This week in social media news, Snapchat rolls out additional privacy controls for sharing user locations, Facebook defends its political advertising policy and activists wasted no time in filing GDPR lawsuits.

In other news, Snap is investing in future content creators and Facebook explains why it’s easier said than done to stop the spread of misinformation. Meanwhile, Twitter is labeling US election candidates for easy identification and Facebook users can book home service professionals through the Marketplace. Earlier this week, Instagram began offering a way to mute friends, Mark Zuckerberg was questioned by European Parliament, Facebook began testing the influencer marketing waters and Cardi B partnered with YouTube Music for its biggest marketing push yet.


Editor’s Note: Our weekly social media news post is updated daily. This installment will be updated until Friday, May 25. Have a news tip? We’re looking for changes to and news surrounding social media platforms as they relate to marketing. Let us know at [email protected].


Snapchat Adds “Share And Request” To Map Location Options

Snapchat has begun rolling out additional controls for Snap Map, allowing users to request, grant or deny other users the ability to see their geographic location. A new “Share and Request” feature can be accessed by pressing and holding a friend’s name or from the menu inside a chat thread. The option will only be available to friends, mutual friends or no one at all, depending on which setting a user chooses.

The new request feature adds a way for friends to share their exact location privately—helpful for outings but bad news for those just getting in the shower but claiming they’re “on the way.”

At launch, Snap Map automatically showed exactly where a user was—down to the address and part of a building—every time Snapchat was opened. This raised a number of safety concerns, especially for children. Since then, users have been able to broadcast their location to all friends, select friends or no one at all.


Facebook Will Label, But Won’t Ban Political Ads

Mark Zuckerberg’s media social super power began labeling political advertisements on Friday, including “Paid for by” disclosures designed to help users “follow the money” behind polarizing topics. This may also help raise red flags if a Page name doesn’t match the name of the company or person funding an ad.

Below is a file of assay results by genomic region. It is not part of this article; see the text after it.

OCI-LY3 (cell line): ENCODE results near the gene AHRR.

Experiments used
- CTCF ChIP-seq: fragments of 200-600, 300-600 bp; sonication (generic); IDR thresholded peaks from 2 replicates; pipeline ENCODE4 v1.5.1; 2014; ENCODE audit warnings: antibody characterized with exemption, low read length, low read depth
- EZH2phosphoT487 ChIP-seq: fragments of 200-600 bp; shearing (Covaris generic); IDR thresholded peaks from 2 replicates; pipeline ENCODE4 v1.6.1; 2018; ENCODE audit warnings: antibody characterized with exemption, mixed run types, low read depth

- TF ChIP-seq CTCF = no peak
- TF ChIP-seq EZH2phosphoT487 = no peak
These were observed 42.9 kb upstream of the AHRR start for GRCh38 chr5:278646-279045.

“We believe that increased transparency will lead to increased accountability and responsibility over time – not just for Facebook but advertisers as well,” Rob Leathern, Facebook’s director of product management explained.

All election-related and issue ads on Facebook and Instagram in the US must be clearly labeled, the company announced, and all advertisers interested in such products will have to verify their identity and location. Users can click on a label to view an archive of information about the advertisement such as campaign budget and how many people have viewed the ad.


Happy GDPR Day: Have Some Lawsuits

Well, that escalated quickly. Facebook and Google are already being sued for violation of GDPR regulations on its very first day of enforcement. Filed by Austrian activist Max Schrems—a long-time critic of the companies’ data collection practices—the lawsuits accuse Facebook and Google of an all-or-nothing approach to privacy settings. In other words, users must accept all the privacy policy stipulations or are not allowed to use the service. Schrems’ complaints seek to fine Facebook 3.9 billion and Google 3.7 billion euro (roughly $8.8 billion in dollars).


Snap Launches Content Creation Incubator ‘Yellow’

On Wednesday, Snapchat parent company Snap, Inc. announced Yellow, an incubator program for mobile content creators. The company is accepting applications for creators interested in augmented reality, narrative storytelling and interactive through July 8.

“In an ecosystem that’s rapidly evolving, we’re excited about the future of storytelling and the creators who will push the artistic boundaries of what’s possible with mobile content,” Snap wrote.

Creators chosen for the program will be invited to Venice, California in September, where they will take part in an intensive three-month program. Snap says it will invest $150,000 in each team that is accepted into the Yellow program, and possibly more for “exceptional cases.” The program will culminate in a demo presentation and the opportunity for distribution on Snapchat.


Facebook Creates Documentary About Battling Fake News

It’s no secret that Facebook has been under a tremendous amount of global scrutiny about its data collection practices and unwitting tool for spreading propaganda. In an attempt to reassure users, Facebook partnered with documentary filmmaker Morgan Neville to create a behind-the-scenes look at the company’s efforts to fight misinformation.